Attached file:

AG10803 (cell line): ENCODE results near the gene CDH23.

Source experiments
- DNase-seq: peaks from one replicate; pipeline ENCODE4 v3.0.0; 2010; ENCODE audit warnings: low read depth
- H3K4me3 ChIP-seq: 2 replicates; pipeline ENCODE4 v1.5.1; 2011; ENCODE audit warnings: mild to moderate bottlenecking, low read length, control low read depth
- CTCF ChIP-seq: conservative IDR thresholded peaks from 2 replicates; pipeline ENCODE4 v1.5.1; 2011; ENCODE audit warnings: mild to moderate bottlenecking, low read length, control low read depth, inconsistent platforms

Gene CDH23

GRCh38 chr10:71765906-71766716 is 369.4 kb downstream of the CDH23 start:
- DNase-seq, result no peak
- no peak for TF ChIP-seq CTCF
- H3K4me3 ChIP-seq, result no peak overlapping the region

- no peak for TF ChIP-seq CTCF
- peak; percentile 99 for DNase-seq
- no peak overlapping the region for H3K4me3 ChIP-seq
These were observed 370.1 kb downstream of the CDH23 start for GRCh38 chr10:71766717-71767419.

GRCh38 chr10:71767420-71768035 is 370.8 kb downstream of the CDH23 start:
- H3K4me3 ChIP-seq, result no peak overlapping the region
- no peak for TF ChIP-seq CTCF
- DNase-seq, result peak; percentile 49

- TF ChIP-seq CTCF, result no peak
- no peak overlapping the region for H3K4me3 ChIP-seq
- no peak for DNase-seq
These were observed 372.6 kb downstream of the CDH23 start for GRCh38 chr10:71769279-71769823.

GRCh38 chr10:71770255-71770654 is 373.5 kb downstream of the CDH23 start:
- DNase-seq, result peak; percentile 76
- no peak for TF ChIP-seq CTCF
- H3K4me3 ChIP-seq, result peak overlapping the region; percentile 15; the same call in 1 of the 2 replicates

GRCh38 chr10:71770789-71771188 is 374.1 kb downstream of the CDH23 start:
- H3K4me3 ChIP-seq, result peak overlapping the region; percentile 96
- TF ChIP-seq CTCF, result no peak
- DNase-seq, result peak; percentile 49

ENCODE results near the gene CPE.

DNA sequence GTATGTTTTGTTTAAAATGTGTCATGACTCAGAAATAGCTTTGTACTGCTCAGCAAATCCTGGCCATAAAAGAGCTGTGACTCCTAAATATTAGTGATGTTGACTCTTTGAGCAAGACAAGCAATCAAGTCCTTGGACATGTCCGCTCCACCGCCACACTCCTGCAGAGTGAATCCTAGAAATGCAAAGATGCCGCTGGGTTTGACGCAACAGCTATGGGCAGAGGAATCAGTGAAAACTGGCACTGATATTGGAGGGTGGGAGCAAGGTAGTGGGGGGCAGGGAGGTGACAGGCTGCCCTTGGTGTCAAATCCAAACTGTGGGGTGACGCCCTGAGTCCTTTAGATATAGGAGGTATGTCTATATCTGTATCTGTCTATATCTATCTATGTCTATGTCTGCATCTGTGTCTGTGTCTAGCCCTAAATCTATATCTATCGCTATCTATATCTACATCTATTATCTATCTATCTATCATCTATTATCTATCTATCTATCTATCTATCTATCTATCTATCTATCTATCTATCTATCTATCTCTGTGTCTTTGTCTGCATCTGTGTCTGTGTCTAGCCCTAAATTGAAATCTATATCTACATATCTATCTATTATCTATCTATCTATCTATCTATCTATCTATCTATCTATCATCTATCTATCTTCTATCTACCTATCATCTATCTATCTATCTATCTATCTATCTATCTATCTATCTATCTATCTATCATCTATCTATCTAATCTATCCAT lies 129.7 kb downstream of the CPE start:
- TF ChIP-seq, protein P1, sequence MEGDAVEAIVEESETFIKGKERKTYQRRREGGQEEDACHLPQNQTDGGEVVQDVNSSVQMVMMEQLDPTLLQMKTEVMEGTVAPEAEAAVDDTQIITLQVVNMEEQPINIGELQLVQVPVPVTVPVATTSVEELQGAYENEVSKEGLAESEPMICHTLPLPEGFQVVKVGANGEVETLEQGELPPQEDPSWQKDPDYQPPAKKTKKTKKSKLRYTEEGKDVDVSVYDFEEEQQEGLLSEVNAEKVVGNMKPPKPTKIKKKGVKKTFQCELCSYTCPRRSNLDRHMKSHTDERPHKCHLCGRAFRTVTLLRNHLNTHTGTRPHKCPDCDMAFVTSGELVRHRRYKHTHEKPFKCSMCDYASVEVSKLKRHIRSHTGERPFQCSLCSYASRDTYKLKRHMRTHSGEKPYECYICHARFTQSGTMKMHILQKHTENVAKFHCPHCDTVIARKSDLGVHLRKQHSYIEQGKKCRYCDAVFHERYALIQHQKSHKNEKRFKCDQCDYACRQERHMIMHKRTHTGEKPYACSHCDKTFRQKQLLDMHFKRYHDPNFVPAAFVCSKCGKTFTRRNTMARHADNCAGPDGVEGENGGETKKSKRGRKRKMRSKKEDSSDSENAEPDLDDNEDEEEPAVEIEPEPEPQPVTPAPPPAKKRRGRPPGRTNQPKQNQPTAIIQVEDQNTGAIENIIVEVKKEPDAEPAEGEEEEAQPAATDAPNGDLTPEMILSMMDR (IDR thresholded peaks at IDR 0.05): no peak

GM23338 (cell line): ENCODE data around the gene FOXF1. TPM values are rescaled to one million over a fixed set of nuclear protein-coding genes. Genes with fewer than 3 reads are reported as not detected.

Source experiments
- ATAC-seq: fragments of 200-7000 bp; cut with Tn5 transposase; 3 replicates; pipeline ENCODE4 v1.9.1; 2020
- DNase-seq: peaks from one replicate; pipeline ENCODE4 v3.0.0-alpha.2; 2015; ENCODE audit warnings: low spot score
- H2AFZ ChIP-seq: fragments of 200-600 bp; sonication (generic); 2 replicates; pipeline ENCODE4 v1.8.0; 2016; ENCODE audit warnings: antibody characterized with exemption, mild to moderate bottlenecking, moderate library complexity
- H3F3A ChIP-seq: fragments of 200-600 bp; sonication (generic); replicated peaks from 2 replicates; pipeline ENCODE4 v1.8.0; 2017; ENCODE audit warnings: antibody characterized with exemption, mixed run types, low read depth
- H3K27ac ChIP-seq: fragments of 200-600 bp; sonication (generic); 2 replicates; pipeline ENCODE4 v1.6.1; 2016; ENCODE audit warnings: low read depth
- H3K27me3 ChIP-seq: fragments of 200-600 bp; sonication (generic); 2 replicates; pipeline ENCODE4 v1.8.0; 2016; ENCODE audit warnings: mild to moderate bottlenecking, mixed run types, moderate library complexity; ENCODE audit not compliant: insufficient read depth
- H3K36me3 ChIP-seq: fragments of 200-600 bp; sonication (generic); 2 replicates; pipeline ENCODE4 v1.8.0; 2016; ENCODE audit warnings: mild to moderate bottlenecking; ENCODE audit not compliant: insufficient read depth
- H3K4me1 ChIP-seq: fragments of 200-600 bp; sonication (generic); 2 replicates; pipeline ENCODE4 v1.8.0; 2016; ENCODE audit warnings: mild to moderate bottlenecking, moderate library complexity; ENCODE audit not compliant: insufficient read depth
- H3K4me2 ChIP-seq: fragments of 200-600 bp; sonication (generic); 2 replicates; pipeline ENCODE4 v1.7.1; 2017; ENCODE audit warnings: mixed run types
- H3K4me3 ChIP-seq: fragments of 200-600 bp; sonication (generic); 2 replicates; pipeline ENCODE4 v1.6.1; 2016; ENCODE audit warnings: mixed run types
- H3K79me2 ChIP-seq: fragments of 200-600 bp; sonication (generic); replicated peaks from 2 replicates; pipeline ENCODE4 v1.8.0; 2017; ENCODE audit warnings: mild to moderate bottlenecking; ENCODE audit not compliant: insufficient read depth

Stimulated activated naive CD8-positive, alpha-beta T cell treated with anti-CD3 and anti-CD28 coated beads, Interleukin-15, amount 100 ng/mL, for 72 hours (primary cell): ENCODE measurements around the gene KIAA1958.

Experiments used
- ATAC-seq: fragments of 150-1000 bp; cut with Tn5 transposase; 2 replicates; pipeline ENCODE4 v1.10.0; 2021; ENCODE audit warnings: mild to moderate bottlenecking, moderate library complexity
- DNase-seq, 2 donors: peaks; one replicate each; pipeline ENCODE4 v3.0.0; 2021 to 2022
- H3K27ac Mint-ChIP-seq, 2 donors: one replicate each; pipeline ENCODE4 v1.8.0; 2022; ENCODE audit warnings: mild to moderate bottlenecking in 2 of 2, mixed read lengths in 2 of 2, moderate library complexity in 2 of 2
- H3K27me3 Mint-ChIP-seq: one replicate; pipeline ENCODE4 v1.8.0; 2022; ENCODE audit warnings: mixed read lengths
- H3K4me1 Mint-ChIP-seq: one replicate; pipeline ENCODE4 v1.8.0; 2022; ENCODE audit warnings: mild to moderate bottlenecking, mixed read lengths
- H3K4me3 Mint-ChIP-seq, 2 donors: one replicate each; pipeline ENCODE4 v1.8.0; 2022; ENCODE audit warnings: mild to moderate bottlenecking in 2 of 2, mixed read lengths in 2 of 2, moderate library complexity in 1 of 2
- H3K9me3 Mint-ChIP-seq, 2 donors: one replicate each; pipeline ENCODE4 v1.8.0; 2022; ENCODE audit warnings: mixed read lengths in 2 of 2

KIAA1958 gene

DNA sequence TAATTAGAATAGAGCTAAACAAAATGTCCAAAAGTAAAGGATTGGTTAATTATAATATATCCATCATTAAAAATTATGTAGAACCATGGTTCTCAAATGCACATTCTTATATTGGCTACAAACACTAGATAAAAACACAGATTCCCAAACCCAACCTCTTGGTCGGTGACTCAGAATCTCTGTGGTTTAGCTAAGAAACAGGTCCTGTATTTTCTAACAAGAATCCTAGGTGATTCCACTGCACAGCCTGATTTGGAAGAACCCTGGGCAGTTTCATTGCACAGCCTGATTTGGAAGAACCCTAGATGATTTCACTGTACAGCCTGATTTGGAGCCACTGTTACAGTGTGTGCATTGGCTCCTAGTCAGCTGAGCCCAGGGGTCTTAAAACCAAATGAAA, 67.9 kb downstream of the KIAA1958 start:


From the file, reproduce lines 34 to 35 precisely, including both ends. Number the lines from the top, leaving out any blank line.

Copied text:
GM23338 (cell line): ENCODE data around the gene FOXF1. TPM values are rescaled to one million over a fixed set of nuclear protein-coding genes. Genes with fewer than 3 reads are reported as not detected.

Source experiments